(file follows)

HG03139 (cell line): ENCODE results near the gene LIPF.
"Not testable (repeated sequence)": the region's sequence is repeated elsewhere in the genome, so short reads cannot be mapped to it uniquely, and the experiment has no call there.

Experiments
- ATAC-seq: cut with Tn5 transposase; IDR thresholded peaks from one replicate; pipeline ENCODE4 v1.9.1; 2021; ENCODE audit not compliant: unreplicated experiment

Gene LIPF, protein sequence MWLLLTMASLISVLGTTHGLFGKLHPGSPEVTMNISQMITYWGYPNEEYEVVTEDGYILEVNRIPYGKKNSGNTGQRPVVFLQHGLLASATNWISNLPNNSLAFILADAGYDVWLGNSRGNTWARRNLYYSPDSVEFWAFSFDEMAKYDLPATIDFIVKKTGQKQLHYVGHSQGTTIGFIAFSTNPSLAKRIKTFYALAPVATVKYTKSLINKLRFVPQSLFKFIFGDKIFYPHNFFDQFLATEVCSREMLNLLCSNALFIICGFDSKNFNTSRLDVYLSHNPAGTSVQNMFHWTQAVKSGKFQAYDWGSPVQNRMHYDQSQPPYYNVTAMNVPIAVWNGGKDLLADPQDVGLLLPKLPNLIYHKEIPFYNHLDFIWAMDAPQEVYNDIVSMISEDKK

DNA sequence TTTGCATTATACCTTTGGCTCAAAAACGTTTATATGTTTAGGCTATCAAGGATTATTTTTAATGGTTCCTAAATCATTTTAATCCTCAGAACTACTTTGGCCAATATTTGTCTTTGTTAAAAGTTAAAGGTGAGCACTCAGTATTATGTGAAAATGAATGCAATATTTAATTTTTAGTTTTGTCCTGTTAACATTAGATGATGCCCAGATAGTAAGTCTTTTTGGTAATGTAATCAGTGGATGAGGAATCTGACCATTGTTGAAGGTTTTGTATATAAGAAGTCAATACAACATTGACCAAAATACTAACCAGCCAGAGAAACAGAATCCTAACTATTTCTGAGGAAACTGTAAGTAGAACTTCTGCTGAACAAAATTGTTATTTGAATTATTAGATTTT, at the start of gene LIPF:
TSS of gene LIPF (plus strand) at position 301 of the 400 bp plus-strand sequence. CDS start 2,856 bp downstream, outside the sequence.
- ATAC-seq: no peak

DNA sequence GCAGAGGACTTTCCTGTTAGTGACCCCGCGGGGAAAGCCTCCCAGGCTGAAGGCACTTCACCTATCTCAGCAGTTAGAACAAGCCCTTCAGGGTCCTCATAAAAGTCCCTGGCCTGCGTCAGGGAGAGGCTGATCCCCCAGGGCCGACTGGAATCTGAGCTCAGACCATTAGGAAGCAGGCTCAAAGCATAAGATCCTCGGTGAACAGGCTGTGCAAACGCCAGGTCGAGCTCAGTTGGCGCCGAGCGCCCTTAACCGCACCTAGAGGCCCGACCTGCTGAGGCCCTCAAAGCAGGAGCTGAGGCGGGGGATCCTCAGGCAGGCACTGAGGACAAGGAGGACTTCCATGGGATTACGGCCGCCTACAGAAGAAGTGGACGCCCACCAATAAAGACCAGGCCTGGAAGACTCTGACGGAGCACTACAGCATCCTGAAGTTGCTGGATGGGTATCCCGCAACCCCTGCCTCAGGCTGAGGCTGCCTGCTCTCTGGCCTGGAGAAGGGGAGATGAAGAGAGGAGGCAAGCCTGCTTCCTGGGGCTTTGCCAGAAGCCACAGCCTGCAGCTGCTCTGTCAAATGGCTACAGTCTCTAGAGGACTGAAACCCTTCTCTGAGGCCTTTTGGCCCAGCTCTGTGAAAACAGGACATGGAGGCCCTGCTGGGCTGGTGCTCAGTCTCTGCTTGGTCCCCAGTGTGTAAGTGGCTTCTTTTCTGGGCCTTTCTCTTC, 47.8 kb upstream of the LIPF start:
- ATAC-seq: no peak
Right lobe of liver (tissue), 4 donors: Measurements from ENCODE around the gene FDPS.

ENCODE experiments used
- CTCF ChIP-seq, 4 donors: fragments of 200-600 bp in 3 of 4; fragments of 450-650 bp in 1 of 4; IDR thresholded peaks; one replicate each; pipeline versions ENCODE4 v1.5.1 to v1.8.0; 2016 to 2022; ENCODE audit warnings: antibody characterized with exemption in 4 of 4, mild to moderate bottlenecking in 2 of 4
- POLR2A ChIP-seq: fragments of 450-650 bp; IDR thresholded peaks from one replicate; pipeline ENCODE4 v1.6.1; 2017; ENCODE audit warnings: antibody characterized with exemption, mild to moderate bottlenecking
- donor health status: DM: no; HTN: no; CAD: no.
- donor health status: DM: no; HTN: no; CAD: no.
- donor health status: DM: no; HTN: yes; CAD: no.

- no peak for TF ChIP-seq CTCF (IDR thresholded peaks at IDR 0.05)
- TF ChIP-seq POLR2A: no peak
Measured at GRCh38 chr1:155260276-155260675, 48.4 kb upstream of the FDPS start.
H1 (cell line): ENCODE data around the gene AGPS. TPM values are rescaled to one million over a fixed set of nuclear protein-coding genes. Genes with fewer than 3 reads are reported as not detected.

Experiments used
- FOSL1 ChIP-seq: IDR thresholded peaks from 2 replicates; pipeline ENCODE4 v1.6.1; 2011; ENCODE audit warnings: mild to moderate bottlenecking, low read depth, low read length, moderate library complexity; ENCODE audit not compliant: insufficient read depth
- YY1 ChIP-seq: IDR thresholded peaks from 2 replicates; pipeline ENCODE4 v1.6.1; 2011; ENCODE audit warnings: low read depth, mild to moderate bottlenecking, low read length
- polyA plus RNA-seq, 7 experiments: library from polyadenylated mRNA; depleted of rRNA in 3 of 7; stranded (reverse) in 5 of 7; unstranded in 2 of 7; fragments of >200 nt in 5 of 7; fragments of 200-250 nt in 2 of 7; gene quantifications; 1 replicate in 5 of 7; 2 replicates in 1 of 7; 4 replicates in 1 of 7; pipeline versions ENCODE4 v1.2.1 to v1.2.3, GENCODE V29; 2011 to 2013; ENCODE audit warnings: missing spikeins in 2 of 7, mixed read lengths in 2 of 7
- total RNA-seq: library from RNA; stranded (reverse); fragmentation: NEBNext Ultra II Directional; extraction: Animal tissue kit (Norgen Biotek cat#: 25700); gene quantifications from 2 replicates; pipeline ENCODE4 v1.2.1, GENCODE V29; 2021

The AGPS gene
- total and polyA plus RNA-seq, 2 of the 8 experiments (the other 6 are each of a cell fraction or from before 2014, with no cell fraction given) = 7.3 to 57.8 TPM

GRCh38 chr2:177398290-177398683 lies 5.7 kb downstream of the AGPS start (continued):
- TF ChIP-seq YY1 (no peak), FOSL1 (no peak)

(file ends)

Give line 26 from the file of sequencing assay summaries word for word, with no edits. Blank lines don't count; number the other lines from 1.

- total RNA-seq: library from RNA; stranded (reverse); fragmentation: NEBNext Ultra II Directional; extraction: Animal tissue kit (Norgen Biotek cat#: 25700); gene quantifications from 2 replicates; pipeline ENCODE4 v1.2.1, GENCODE V29; 2021